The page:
In Soccer – Head Injuries and Protection, C.J. Abraham Ph.D., P.E., FRSC, DEE, JD, accident reconstruction expert witness and Technical Director – ForceField, LLC, writes on soccer injuries:
How many times has a parent or coach of a child playing a contact sport either seen the child/adult get "bonged" or "dinged"? How many times does that experience go unreported?
For decades we have all enjoyed watching athletic teams of all ages, face off and score those points. As participants, they have taken pride in stretching their athletic performances. Whether we block the offense, make a winning pass, or simply run up and down the field, sports will always be a source of pleasure, challenge and fitness.
Unfortunately, contact sports and some recreational sports carry risks for serious head injury. While many people may think that this is obvious, most are not aware that small repetitive brain injuries that can cause long-term damage. There is documentation that continuous sub-concussion level impacts can also result in long term neurological deficits that manifest themselves during the playing time or after the individual is retired from the sport. Soccer is now only second to football in the incidence of concussion in children playing sports. Medical data is mounting on the long term effects on the brain. Literature has indicated that there is a significant risk of permanent brain injury for serious soccer players. Further, there is a high incidence of concussions among youth soccer players.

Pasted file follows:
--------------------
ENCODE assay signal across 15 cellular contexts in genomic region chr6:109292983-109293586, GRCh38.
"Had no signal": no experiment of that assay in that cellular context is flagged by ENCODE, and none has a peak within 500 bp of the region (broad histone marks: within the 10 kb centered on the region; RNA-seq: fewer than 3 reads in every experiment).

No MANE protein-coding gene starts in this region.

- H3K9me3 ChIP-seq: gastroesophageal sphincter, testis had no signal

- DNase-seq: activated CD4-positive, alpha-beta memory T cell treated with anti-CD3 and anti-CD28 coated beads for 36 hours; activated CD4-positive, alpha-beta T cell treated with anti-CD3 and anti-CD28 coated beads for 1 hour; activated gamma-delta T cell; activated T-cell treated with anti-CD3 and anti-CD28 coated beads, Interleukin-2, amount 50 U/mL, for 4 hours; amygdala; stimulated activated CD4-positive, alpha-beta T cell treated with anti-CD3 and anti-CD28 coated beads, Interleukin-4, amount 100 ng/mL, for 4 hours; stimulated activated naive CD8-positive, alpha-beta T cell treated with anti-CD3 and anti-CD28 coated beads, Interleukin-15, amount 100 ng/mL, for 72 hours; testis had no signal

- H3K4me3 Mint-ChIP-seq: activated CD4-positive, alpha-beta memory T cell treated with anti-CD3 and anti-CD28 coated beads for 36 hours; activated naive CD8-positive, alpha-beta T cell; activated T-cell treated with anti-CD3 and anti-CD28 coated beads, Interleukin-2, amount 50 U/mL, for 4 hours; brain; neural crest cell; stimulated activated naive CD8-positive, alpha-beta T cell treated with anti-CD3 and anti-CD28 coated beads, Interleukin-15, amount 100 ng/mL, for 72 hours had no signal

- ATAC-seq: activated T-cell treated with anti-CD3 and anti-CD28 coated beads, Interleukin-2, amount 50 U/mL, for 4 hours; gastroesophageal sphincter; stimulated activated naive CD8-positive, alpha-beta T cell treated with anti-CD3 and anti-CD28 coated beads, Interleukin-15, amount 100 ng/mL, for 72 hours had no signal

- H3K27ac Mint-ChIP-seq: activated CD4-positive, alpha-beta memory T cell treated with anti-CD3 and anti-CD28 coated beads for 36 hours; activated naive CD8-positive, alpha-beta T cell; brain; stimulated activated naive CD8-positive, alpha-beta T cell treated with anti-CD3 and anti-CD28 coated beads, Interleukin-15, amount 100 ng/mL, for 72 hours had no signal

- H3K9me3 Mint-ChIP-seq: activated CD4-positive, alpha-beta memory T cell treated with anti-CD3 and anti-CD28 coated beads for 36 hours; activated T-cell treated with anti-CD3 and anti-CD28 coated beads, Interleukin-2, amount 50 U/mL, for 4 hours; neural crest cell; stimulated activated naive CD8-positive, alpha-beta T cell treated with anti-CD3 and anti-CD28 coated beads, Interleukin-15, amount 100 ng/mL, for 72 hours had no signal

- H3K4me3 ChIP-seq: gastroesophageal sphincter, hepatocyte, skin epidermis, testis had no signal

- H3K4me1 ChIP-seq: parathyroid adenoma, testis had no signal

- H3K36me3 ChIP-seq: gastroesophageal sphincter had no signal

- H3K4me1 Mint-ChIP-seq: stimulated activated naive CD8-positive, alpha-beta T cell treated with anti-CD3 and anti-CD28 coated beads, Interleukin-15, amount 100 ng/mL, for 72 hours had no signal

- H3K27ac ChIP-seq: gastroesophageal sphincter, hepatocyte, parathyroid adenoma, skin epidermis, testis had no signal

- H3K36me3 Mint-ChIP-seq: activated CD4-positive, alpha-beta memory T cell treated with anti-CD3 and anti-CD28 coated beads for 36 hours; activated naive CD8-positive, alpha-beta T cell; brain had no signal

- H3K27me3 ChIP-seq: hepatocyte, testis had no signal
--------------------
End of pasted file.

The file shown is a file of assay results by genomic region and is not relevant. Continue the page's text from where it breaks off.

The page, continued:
The American Academy of Pediatrics classifies soccer as a "contact/collision sport". J. Scott Delaney, MD, et al. of McGill University in Canada has published, "Concussions Among University Football and Soccer Players: A Pilot Study (on the Internet) and Head Injuries Presenting to Emergency Departments in the United States From 1990 to 1999 for Ice Hockey, Soccer, and Football" (1). He concluded that the, "rates of head injuries for these (3) sports are comparable not only in elite athletes but also in the athletic community as a whole."